Tuesday, March 20, 2012

I, Hypocrite

I got this question via email from a reader of this blog. Here is an edited version:

Honestly, rabbi, you are very hypocritical. You say you don’t believe in the traditional creator God who judges us and sends us to heaven or hell, yet you counseled that woman who feared her nonChristian loved ones were going to hell as if you did believe. Why not just tell she’s trapped in a delusion and to get over it?

One of the few things I have learned so far in my life is never to use other people’s suffering as an opportunity to push my agenda. This woman didn’t want to hear how her damning god was not God, but how her god could love her relatives enough to welcome them into heaven with her. So I spoke with her from her own perspective rather than mine. I don’t think this is hypocritical; I think it is good pedagogy.

When someone is suffering there is no point in telling them to simply stop suffering. You have to enter into their world, find out what in this world is causing them to suffer, and then offer them a way to navigate their world to alleviate the suffering.   


Karen said...

I think that's a very compassionate way to handle the woman's fears. You're not going to change her mind about her god, but you can (we can all) find a way to comfort someone in pain.

Judy said...

Kudos to you Rabbi Rami. You have spoken often about people of faith trying to inflict their ideas and ideals on others and this is an example of how not to be like that. Thank you!!!

Rotten Arsenal said...

I completely agree with this idea. I'm an atheist, but I have many, many Christian friends and family and I will use their religion to help them with problems.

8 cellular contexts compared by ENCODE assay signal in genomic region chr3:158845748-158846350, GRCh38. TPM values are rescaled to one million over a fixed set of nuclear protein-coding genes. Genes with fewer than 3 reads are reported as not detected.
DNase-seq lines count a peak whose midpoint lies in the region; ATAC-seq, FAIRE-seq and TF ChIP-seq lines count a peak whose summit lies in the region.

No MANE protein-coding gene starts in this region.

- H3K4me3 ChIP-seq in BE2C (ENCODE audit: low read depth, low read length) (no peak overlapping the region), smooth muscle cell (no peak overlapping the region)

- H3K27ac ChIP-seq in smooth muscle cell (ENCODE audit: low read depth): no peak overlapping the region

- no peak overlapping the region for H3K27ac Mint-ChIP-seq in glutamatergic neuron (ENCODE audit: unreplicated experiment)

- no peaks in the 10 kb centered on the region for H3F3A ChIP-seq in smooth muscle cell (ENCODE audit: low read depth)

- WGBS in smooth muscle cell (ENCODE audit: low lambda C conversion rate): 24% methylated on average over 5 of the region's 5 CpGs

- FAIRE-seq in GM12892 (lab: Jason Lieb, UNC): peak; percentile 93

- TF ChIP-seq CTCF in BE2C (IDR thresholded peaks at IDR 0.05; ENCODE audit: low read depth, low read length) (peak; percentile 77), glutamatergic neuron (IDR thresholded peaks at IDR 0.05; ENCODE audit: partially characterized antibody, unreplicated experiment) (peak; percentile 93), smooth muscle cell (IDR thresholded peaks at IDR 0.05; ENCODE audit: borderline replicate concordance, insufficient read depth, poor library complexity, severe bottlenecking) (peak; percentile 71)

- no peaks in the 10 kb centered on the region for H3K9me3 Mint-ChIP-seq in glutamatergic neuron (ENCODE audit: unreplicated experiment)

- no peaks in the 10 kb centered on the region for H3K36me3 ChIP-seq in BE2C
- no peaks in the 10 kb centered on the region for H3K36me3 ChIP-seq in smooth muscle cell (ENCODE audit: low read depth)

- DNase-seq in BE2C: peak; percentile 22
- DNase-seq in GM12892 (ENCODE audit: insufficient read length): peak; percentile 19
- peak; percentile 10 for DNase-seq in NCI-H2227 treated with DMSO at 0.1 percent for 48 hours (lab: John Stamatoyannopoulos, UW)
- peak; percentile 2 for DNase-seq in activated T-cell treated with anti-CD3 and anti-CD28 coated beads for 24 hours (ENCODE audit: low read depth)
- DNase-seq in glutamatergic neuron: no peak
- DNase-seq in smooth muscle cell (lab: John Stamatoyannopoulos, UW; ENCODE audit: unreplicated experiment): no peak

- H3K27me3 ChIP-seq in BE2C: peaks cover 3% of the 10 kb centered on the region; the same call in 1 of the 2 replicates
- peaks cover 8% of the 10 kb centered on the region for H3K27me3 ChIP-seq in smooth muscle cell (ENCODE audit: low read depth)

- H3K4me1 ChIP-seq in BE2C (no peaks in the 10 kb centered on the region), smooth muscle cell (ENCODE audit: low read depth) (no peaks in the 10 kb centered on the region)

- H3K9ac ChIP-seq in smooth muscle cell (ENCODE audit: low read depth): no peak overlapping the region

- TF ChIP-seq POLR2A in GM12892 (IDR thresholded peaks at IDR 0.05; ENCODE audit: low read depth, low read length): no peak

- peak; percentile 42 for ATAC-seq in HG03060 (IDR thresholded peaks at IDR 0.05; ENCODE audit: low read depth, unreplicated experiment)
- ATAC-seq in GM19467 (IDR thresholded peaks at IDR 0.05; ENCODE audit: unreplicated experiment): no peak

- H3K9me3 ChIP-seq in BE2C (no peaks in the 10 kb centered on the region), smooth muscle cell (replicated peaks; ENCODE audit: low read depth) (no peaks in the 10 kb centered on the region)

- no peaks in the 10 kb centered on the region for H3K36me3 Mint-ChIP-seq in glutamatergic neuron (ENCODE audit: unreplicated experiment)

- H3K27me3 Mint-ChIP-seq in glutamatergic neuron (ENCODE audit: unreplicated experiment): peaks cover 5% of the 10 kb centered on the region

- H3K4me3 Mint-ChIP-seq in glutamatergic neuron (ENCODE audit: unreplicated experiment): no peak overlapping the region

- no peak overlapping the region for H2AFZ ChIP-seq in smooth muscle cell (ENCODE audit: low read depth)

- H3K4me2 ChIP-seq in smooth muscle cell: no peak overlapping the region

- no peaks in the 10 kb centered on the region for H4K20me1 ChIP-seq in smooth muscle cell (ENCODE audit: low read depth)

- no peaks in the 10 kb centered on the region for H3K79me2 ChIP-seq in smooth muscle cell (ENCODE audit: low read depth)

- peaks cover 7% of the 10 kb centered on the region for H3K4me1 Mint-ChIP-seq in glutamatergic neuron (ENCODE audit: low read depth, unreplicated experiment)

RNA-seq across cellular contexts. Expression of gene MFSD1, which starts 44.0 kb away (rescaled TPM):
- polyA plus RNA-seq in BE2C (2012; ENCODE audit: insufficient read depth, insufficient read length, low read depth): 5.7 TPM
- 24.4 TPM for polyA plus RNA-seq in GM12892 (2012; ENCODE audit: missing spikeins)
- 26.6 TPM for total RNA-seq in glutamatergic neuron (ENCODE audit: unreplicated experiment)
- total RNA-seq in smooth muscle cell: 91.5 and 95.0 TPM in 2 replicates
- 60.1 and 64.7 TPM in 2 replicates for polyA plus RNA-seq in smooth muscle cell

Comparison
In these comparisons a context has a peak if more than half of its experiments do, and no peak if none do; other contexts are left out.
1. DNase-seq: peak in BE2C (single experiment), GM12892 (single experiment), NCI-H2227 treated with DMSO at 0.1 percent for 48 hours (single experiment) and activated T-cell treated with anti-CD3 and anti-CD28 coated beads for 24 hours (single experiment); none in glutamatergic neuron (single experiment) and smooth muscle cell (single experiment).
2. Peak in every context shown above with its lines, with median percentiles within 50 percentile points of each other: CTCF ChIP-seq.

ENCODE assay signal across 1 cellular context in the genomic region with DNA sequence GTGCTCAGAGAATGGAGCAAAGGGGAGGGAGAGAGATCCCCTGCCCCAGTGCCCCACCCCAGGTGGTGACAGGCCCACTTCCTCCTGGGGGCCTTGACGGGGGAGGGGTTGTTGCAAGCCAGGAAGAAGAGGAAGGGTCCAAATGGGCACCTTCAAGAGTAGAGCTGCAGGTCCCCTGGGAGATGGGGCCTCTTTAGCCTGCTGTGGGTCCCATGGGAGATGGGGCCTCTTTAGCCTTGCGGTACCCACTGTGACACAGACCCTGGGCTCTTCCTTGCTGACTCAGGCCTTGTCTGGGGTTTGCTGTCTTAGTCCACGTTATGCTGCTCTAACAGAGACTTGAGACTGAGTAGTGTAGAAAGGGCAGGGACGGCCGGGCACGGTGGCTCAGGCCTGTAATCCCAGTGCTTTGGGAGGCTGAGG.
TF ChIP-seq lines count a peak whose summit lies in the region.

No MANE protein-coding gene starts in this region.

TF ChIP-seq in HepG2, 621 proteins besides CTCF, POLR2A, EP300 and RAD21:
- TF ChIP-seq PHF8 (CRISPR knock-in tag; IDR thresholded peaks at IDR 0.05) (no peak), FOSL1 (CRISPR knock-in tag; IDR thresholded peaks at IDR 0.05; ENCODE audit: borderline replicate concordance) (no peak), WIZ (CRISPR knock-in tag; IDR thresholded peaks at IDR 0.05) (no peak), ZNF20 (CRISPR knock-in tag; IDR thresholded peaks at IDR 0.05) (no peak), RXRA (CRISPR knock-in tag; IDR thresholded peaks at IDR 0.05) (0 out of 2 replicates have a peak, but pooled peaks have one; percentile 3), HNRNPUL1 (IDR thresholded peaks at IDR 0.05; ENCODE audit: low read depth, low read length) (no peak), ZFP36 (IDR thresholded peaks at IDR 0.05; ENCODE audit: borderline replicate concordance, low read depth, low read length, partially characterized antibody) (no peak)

I wish I could say the same for the reverse though. When my mother died in 2008, I had friends come just short of trying to convert (or save) me. I lashed out several times at them because in my time of pain, the last thing I wanted was to hear a bunch of stuff I firmly did not believe in.

Steve G said...

We do the same thing in social work counseling. You work with the person's own belief system, not your own.

andrea perez said...

To tell someone, you don't know, in a blog that they are wrong about"god" and "death" is simply unkind and irresponsible.
It's one thing to bridge this face to face. It's entirely different over the internet. A little kindness goes a long way.
Compassion trumps opinion every time.

Paul Oakley said...

It is a cardinal rule of chaplaincy that the chaplain never supply a belief or a belief system but elicit the resources the suffering individual already has. The fundamentalist Baptist hospital chaplain is just a bound by this when serving the atheist patient as the humanist chaplain is when serving the fundamentalist Baptist patient.

When a person is suffering only their own belief system that is already in place may be legitimately used to help them. Everything else is either useless or manipulative and underhanded.